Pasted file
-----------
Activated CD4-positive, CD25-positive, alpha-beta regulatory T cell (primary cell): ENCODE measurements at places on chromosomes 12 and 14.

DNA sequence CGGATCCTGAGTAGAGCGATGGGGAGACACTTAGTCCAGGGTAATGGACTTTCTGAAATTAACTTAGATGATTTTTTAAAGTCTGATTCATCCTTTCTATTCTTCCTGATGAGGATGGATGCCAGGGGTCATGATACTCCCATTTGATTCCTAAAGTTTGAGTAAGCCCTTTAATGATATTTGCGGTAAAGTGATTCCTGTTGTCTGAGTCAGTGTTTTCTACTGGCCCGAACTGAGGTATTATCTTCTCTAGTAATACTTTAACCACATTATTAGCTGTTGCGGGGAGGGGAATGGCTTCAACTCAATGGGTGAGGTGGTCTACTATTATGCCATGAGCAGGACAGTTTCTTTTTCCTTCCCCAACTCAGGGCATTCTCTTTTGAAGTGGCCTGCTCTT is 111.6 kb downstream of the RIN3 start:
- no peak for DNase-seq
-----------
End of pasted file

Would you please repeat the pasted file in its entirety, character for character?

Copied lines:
Activated CD4-positive, CD25-positive, alpha-beta regulatory T cell (primary cell): ENCODE measurements at places on chromosomes 12 and 14.

DNA sequence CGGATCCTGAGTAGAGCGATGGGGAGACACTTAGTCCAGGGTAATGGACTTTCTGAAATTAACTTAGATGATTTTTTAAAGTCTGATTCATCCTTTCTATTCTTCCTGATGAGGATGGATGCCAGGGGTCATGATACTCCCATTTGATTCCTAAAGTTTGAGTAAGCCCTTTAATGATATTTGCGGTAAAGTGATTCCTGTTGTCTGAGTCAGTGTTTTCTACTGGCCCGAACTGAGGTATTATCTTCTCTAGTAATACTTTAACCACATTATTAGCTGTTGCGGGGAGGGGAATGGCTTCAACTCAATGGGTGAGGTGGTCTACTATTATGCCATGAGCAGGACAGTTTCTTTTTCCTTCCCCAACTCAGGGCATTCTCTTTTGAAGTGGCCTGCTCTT is 111.6 kb downstream of the RIN3 start:
- no peak for DNase-seq